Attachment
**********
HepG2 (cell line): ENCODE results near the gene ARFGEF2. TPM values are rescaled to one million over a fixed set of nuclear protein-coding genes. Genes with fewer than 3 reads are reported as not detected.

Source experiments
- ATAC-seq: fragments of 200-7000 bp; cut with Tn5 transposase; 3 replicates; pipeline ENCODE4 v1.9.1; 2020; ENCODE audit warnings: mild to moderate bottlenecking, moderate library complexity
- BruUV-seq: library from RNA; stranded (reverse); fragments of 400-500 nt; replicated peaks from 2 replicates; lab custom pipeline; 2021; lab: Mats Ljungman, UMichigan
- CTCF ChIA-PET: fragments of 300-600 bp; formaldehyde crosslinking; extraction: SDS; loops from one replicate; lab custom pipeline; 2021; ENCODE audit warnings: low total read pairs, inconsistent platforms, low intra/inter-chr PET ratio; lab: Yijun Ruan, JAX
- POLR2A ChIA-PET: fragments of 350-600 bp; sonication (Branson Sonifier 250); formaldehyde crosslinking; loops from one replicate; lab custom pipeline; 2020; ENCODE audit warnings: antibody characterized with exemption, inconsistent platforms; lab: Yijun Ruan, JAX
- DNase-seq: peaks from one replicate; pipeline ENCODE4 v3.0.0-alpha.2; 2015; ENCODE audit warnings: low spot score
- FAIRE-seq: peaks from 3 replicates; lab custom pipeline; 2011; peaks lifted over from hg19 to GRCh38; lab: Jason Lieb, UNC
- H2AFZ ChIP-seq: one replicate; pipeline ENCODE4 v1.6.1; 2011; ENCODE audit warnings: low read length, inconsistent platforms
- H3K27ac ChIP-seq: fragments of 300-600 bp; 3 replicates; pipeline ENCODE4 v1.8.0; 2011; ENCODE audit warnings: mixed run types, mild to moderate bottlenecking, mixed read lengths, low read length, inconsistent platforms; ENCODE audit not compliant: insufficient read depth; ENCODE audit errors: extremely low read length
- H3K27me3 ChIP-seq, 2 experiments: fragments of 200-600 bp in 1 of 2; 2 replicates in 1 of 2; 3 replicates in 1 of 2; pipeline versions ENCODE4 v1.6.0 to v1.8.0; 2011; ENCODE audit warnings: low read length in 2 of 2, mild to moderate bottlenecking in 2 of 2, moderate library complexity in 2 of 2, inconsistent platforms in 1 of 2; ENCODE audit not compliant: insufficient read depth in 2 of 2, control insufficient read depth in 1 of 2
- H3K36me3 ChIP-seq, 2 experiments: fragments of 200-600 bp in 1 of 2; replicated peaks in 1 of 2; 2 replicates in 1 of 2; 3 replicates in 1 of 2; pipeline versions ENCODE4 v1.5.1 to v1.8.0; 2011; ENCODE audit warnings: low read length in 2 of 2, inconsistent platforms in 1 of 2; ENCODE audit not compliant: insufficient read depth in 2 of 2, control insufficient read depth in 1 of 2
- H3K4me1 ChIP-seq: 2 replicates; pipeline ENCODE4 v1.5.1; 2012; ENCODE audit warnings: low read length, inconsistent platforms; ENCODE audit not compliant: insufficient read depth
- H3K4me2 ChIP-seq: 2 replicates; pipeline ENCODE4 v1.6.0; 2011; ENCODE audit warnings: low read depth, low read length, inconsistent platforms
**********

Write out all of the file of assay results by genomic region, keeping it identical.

HepG2 (cell line): ENCODE results near the gene ARFGEF2. TPM values are rescaled to one million over a fixed set of nuclear protein-coding genes. Genes with fewer than 3 reads are reported as not detected.

Source experiments
- ATAC-seq: fragments of 200-7000 bp; cut with Tn5 transposase; 3 replicates; pipeline ENCODE4 v1.9.1; 2020; ENCODE audit warnings: mild to moderate bottlenecking, moderate library complexity
- BruUV-seq: library from RNA; stranded (reverse); fragments of 400-500 nt; replicated peaks from 2 replicates; lab custom pipeline; 2021; lab: Mats Ljungman, UMichigan
- CTCF ChIA-PET: fragments of 300-600 bp; formaldehyde crosslinking; extraction: SDS; loops from one replicate; lab custom pipeline; 2021; ENCODE audit warnings: low total read pairs, inconsistent platforms, low intra/inter-chr PET ratio; lab: Yijun Ruan, JAX
- POLR2A ChIA-PET: fragments of 350-600 bp; sonication (Branson Sonifier 250); formaldehyde crosslinking; loops from one replicate; lab custom pipeline; 2020; ENCODE audit warnings: antibody characterized with exemption, inconsistent platforms; lab: Yijun Ruan, JAX
- DNase-seq: peaks from one replicate; pipeline ENCODE4 v3.0.0-alpha.2; 2015; ENCODE audit warnings: low spot score
- FAIRE-seq: peaks from 3 replicates; lab custom pipeline; 2011; peaks lifted over from hg19 to GRCh38; lab: Jason Lieb, UNC
- H2AFZ ChIP-seq: one replicate; pipeline ENCODE4 v1.6.1; 2011; ENCODE audit warnings: low read length, inconsistent platforms
- H3K27ac ChIP-seq: fragments of 300-600 bp; 3 replicates; pipeline ENCODE4 v1.8.0; 2011; ENCODE audit warnings: mixed run types, mild to moderate bottlenecking, mixed read lengths, low read length, inconsistent platforms; ENCODE audit not compliant: insufficient read depth; ENCODE audit errors: extremely low read length
- H3K27me3 ChIP-seq, 2 experiments: fragments of 200-600 bp in 1 of 2; 2 replicates in 1 of 2; 3 replicates in 1 of 2; pipeline versions ENCODE4 v1.6.0 to v1.8.0; 2011; ENCODE audit warnings: low read length in 2 of 2, mild to moderate bottlenecking in 2 of 2, moderate library complexity in 2 of 2, inconsistent platforms in 1 of 2; ENCODE audit not compliant: insufficient read depth in 2 of 2, control insufficient read depth in 1 of 2
- H3K36me3 ChIP-seq, 2 experiments: fragments of 200-600 bp in 1 of 2; replicated peaks in 1 of 2; 2 replicates in 1 of 2; 3 replicates in 1 of 2; pipeline versions ENCODE4 v1.5.1 to v1.8.0; 2011; ENCODE audit warnings: low read length in 2 of 2, inconsistent platforms in 1 of 2; ENCODE audit not compliant: insufficient read depth in 2 of 2, control insufficient read depth in 1 of 2
- H3K4me1 ChIP-seq: 2 replicates; pipeline ENCODE4 v1.5.1; 2012; ENCODE audit warnings: low read length, inconsistent platforms; ENCODE audit not compliant: insufficient read depth
- H3K4me2 ChIP-seq: 2 replicates; pipeline ENCODE4 v1.6.0; 2011; ENCODE audit warnings: low read depth, low read length, inconsistent platforms